With a multi-disciplinary practice that incorporates installation, sculpture, drawing, painting, printmaking and public art, Lindy Lee has received widespread recognition both nationally and internationally. Lee’s sculptures stand in prominent public spaces such as on the forecourt of the Museum of Contemporary Art (MCA), in Brisbane and in Sydney’s Chinatown.
Readers of our Australia’s China Knowledge Capability report will see hits of Lee’s artwork through tangram windows as they flick through the pages.
A tangram is a puzzle with a deep history in Chinese mathematics, social interactions and pop culture. It’s made up of seven simple pieces that can create be formed into countless shapes. While tangrams can be traced back to the third-century Chinese Mathematician Lui Hui who used it to explain Pythagoras’ Theorem, it was popularised globally in the 1800’s by an unknown Chinese person under the pseudonym Yang-Cho-Chu-Shih (or “dimwitted recluse”).
Paired with Lee’s artwork, the tangram in the report design symbolises the rich and deep history of China.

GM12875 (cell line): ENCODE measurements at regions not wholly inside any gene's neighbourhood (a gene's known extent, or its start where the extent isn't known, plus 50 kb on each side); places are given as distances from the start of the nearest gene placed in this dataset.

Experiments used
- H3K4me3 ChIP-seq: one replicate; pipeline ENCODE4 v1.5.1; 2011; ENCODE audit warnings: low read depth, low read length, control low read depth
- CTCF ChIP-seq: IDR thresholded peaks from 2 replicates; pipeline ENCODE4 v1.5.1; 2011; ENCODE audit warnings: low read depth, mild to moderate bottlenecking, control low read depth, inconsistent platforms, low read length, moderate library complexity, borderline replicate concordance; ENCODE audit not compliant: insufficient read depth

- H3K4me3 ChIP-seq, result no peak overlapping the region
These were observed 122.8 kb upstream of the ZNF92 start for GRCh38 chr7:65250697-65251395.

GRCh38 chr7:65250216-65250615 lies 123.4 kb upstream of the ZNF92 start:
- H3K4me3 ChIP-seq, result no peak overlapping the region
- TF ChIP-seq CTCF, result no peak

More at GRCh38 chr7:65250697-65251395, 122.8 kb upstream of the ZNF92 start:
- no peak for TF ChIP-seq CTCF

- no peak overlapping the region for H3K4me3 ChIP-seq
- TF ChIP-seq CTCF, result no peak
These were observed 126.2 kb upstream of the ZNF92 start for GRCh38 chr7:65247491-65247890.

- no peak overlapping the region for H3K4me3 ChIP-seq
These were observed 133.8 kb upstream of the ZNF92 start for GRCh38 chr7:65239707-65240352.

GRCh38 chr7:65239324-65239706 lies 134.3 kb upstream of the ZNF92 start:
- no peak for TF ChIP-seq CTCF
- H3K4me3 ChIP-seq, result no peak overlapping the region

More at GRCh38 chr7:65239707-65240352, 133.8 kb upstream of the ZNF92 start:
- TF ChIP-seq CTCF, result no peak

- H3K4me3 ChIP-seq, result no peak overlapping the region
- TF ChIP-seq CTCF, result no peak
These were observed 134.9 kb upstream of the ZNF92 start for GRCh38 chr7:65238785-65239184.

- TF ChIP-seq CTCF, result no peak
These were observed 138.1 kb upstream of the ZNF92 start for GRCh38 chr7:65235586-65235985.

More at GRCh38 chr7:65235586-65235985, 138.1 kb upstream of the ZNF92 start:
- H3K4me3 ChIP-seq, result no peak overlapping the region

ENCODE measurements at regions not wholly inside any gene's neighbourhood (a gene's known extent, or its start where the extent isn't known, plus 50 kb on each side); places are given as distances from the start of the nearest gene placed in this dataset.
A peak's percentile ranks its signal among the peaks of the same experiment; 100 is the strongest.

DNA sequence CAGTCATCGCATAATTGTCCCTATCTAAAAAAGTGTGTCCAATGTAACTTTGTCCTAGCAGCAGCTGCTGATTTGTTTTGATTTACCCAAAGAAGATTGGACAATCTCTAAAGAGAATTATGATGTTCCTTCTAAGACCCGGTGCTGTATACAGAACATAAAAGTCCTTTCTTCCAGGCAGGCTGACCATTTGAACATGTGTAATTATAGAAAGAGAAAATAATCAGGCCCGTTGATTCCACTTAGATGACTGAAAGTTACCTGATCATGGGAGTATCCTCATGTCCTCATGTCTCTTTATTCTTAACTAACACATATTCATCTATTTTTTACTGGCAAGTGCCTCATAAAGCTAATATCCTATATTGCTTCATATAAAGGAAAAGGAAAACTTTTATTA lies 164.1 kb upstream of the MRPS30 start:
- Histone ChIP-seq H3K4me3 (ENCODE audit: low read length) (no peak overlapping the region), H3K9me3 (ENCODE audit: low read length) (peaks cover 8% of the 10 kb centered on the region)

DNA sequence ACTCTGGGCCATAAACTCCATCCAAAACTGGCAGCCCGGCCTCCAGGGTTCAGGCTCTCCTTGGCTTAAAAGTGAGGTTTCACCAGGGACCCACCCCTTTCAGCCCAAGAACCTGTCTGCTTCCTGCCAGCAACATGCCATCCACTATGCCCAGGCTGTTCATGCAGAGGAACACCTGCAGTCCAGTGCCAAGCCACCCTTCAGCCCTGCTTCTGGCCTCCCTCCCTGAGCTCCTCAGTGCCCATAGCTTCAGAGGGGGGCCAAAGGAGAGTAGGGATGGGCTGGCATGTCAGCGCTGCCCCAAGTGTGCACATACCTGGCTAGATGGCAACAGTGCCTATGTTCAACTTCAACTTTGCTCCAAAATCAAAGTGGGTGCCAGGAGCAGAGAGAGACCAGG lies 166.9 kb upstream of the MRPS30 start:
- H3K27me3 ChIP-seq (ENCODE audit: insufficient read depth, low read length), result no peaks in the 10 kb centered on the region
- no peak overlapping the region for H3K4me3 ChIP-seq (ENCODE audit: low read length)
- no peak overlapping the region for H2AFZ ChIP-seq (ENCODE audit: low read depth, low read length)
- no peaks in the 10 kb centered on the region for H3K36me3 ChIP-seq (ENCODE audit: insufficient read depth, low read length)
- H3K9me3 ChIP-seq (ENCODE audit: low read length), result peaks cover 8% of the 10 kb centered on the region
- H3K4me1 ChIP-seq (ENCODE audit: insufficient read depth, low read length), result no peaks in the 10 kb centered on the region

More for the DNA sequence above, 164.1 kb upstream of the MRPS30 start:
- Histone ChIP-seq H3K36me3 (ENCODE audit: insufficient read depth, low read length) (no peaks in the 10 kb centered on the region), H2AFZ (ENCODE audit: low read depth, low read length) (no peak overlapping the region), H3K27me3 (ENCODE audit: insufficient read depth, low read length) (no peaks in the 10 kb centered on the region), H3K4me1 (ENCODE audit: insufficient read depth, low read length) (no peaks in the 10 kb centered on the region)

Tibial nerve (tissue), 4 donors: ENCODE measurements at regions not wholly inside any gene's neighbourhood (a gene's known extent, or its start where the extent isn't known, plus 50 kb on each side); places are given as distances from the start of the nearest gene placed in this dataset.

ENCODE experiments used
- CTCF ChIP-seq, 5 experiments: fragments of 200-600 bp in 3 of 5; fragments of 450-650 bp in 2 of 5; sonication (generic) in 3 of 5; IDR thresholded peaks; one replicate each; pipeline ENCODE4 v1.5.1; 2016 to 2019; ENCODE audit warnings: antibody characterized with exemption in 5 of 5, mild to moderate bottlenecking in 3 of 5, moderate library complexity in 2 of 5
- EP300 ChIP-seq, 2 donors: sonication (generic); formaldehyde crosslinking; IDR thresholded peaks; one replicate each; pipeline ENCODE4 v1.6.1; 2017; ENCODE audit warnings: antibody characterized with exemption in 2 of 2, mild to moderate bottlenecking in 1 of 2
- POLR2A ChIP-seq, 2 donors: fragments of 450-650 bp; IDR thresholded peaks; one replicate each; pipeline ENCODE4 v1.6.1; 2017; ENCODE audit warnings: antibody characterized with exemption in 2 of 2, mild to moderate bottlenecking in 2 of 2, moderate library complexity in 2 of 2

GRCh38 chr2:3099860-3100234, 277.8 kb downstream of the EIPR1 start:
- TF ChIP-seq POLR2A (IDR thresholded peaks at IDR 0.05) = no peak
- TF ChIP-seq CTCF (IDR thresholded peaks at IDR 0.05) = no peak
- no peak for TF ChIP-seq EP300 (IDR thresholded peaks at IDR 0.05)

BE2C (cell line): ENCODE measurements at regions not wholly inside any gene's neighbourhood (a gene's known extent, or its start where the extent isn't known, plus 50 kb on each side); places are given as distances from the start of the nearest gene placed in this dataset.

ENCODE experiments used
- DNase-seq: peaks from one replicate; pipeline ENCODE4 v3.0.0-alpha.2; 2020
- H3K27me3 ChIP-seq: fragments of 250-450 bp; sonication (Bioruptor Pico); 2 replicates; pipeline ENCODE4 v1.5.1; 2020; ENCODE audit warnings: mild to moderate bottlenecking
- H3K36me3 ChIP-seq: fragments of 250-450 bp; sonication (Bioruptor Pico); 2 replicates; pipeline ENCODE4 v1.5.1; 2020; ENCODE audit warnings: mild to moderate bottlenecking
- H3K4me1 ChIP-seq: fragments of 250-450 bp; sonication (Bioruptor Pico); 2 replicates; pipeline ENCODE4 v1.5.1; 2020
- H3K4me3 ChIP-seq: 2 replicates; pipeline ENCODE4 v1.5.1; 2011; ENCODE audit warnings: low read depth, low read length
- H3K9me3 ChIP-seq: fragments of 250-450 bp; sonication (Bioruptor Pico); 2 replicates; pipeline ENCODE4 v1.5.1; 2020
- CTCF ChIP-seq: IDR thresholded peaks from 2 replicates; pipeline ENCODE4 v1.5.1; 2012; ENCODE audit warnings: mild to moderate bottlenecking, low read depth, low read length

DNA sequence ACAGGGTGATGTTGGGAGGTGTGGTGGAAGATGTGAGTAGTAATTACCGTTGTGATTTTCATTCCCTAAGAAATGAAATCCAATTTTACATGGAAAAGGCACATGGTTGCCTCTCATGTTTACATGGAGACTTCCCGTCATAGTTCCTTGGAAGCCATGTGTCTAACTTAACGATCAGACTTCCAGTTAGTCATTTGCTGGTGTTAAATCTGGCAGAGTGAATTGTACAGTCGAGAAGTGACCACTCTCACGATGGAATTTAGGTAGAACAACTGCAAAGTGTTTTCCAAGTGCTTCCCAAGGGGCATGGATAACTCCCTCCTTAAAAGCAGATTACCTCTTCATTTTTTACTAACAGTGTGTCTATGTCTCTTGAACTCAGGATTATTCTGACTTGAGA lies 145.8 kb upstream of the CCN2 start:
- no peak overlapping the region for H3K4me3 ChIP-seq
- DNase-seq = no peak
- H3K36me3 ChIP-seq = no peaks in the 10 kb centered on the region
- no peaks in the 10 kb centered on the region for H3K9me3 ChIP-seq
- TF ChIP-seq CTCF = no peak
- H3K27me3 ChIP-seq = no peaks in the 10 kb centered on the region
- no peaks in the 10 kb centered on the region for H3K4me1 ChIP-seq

The featured artworks include Ice meets rain meets ink 2017 and pieces from a group exhibition Marking Time at the MCA in 2012.
About Lindy Lee
Born in Brisbane in 1954, Lindy Lee trained at Kelvin Grove Teachers College in Brisbane, the Chelsea School of Art, London, the Sydney College of the Arts and graduated with a PhD from UNSW.
Lecturing for over two decades at the Sydney College of the Arts, Lee has also been active in supporting the arts in Australia through service to numerous organisations including serving as a trustee to the Art Gallery of New South Wales, founding member of Gallery 4A in Sydney’s Chinatown, board member of Artspace and Australian Centre of Photography and deputy chair of the Visual Arts and Craft Fund of the Australia Council.
The Australian Academy of Humanities welcomed Lee into the fellowship in 2022.